29 12V outputs, 256 timed events: 20M2, MCP23017, ULN2803

lbenson

Senior Member
Hedingham's dollhouse lighting thread made me wonder about a convenient way to turn on and off lots of 12V lights on a 24-hour timed schedule. I've designed PCBs, had them manufactured, and and have tested a 20M2 design which, with an MCP23017 I2C I/O extender allows control of 29 lights, with 256 possible turn-on times with a possible duration of 4 hours, 15 minutes each.

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Eagle File Schematic and PCB Images:
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lbenson

Senior Member
Attached file: 20Lights2_eagle.zip -- Eagle Cad sch and pcb files for possible modification

Attached gerber files: 20Lights2.zip, uln2803_MCP2317v2_2019-12-02.zip, uln2803_2019-11-20.zip

The gerber files can be uploaded directly to JLCPCB.COM for manufacture. Five each of the 20M2, ULN2803, and uln2803_MCP2317 PCBs costs about $16 U.S. with slow boat shipping. With 10 of the ULN2803s (since each 20M2 can take two of them), it's about $17. Express delivery was about $10 more and took 7 days to get to me.

Two of these would allow control of up to 58 lights, with one pin on each (C.6) available as an input. (Other portB or portC pins could be used for other purposes, reducing the number of outputs.)

I tested with these 12V LEDs (10mm versions).
 

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lbenson

Senior Member
Code for slots 0 and 1 attached.

The code is based on a table in each slot consisting of up to 128 4-byte entries (each slot) giving hour, minute, duration in minutes, and pin#, like this:
Code:
' hour, minute, time-on in minutes, pin
table 0,(0,0,25,6)
table 4,(0,8,2,16)
table 8,(0,8,9,2)
table 12,(0,18,6,17)
. . .
table 496,(11,38,6,25)
table 500,(11,49,16,11)
table 504,(11,59,30,31)
table 508,(12,8,12,26)
The first entry means that at midnight (0 hours, 0 minutes, pin 6 will turn on for 25 minutes. The final entry means that at 1208 (military time), pin 26 will go on for 12 minutes.

The pins are numbered as follows: 0-7 is B.0 to B.7; 8-15 is C.0-C.7; 16-23 is MCP23017 portA 0-7; 24-31 is MCP23017 portB 0-7. Pins B.5 and B.7 are reserved as the I2C pins. Pin C.6 is input-only, so also reserved. In this case I used pinC.6 as a switch for running using the attached DS3231 real-time clock when pinC.6 is high, and a one-minute-per cycle time when pinC.6 is low. I used a weak pullup command on pinC.6 (PULLUP $4000) to make the program normally use the RTC. When pinC.6 (bent up) is jumpered to 0V (as show below) the program runs in hardware simulation mode of one minute per cycle. It takes about 8 minutes to run through 24 hours, at which point the program starts over.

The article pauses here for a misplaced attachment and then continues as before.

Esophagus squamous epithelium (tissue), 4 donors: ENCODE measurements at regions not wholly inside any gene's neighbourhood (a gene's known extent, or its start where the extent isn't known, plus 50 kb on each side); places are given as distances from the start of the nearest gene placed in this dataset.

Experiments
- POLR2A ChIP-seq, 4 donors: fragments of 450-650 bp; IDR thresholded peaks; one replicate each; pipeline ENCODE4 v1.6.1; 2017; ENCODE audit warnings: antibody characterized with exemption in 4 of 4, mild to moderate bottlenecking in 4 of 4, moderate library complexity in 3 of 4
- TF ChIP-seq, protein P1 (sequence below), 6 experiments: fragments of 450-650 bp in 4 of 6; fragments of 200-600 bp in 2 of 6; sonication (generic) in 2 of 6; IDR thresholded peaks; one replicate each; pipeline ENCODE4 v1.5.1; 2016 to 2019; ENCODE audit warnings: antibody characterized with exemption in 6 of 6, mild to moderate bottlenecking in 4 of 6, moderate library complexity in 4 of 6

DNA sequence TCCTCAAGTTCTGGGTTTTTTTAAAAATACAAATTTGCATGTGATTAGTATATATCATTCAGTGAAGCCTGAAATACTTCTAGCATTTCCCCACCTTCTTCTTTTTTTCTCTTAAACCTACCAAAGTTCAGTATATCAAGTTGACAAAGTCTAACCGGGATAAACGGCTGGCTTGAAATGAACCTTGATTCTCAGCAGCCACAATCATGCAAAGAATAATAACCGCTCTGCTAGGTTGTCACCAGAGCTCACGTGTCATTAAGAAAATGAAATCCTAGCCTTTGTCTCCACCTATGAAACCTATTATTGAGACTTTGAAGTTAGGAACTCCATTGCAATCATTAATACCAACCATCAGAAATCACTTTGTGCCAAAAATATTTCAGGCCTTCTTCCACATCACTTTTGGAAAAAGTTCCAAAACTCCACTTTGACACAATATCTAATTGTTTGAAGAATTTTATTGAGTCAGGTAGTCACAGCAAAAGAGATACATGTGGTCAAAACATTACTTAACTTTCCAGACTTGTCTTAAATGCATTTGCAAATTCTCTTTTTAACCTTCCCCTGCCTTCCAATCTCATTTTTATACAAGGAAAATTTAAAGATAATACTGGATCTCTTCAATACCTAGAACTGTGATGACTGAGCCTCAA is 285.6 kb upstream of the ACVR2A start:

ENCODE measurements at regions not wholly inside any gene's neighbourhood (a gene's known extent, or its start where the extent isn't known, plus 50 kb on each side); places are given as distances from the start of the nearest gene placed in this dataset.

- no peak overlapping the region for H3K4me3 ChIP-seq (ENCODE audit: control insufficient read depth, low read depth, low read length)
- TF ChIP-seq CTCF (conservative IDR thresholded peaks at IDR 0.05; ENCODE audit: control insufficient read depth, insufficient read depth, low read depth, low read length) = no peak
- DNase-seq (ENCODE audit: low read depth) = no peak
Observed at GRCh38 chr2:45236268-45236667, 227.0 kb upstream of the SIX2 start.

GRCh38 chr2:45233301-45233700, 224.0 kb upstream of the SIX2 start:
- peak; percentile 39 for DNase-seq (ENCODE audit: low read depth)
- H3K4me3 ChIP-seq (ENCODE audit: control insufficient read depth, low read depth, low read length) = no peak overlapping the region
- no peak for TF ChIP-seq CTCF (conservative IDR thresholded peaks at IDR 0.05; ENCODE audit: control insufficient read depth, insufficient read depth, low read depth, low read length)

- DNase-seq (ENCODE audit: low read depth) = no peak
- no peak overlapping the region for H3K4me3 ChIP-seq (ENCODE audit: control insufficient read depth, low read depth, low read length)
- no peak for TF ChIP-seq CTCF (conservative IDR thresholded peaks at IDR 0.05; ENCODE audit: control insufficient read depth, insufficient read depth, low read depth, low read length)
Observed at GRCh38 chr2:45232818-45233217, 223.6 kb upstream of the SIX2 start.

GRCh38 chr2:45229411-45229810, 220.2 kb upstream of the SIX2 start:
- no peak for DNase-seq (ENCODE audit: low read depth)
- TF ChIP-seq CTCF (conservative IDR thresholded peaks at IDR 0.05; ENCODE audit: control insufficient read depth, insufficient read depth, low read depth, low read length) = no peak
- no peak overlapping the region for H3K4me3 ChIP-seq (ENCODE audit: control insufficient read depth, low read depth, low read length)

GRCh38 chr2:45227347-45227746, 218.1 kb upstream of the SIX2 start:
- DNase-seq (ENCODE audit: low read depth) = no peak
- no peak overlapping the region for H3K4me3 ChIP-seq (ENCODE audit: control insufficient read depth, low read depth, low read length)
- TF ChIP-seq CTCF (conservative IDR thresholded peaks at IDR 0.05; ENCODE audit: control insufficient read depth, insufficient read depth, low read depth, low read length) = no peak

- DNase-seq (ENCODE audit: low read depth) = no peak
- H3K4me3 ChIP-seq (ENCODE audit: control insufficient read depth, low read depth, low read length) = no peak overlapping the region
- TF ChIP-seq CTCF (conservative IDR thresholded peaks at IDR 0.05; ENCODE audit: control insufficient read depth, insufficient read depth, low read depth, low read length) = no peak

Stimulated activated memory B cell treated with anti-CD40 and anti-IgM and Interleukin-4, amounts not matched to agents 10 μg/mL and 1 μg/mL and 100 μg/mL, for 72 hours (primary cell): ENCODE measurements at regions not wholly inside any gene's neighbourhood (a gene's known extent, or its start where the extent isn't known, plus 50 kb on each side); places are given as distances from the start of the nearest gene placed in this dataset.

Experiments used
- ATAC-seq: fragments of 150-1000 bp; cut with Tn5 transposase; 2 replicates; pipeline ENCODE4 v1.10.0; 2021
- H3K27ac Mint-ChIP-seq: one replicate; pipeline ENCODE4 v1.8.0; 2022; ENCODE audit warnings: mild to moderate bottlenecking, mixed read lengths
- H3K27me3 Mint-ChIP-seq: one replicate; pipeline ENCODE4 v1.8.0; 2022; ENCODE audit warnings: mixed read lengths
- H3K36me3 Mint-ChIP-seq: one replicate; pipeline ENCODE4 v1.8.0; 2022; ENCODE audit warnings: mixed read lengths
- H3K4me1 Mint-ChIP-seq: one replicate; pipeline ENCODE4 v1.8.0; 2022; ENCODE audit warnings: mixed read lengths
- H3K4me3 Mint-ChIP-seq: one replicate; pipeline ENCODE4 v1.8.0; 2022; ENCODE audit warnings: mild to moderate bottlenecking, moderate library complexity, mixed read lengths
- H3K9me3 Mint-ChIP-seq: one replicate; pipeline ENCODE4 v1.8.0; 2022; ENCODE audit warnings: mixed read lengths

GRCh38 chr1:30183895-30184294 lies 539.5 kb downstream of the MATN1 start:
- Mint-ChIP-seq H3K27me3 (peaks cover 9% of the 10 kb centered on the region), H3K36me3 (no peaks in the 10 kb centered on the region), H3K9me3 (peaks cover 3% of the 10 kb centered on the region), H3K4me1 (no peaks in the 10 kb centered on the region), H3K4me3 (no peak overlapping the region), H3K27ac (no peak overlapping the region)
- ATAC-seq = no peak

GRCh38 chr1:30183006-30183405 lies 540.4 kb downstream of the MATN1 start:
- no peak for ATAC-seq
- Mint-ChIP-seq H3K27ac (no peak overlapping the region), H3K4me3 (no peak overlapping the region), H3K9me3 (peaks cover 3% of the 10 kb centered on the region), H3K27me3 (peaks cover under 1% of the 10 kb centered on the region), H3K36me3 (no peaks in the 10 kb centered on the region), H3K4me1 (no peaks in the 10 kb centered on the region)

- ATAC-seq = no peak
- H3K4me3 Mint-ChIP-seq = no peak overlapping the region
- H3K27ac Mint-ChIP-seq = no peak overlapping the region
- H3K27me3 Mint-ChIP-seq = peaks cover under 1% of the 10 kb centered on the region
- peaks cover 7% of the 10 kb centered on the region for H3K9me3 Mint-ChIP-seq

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I used this RTC module and this MCP23017 module.

If you start with pinC.6 in RTC mode (not jumpered), the program will quickly scan through the table entries less than the current time, and then continue in real time. If you then jumper pinC.6 to 0V, it will go to fast mode from that time.

The easiest way to build the table for many pins over 24 hours would be to build an ordered list in a spreadsheet, and write a VBA program to output the table. I generated the table I used with random times, durations, and pins.

The program turns everything off 61 seconds after 11:59pm, so everything starts afresh when the switch is made back to slot 0.

This has been tested for multiple days worth of simulated time, but only for short periods of real time.

(Note: when the ULN2803 is connected to portC, it appears to act as a pulldown for pinC.6, so that pin must be bent up to prevent the program's always running in simulation mode (the pulldown overcomes the program's weak PULLUP).)

(Testing revealed glitchs in switching between slots in real time, so I've modified both programs and uploaded them anew. Should anyone use these, they should download just before trying in case there are further changes.)
 

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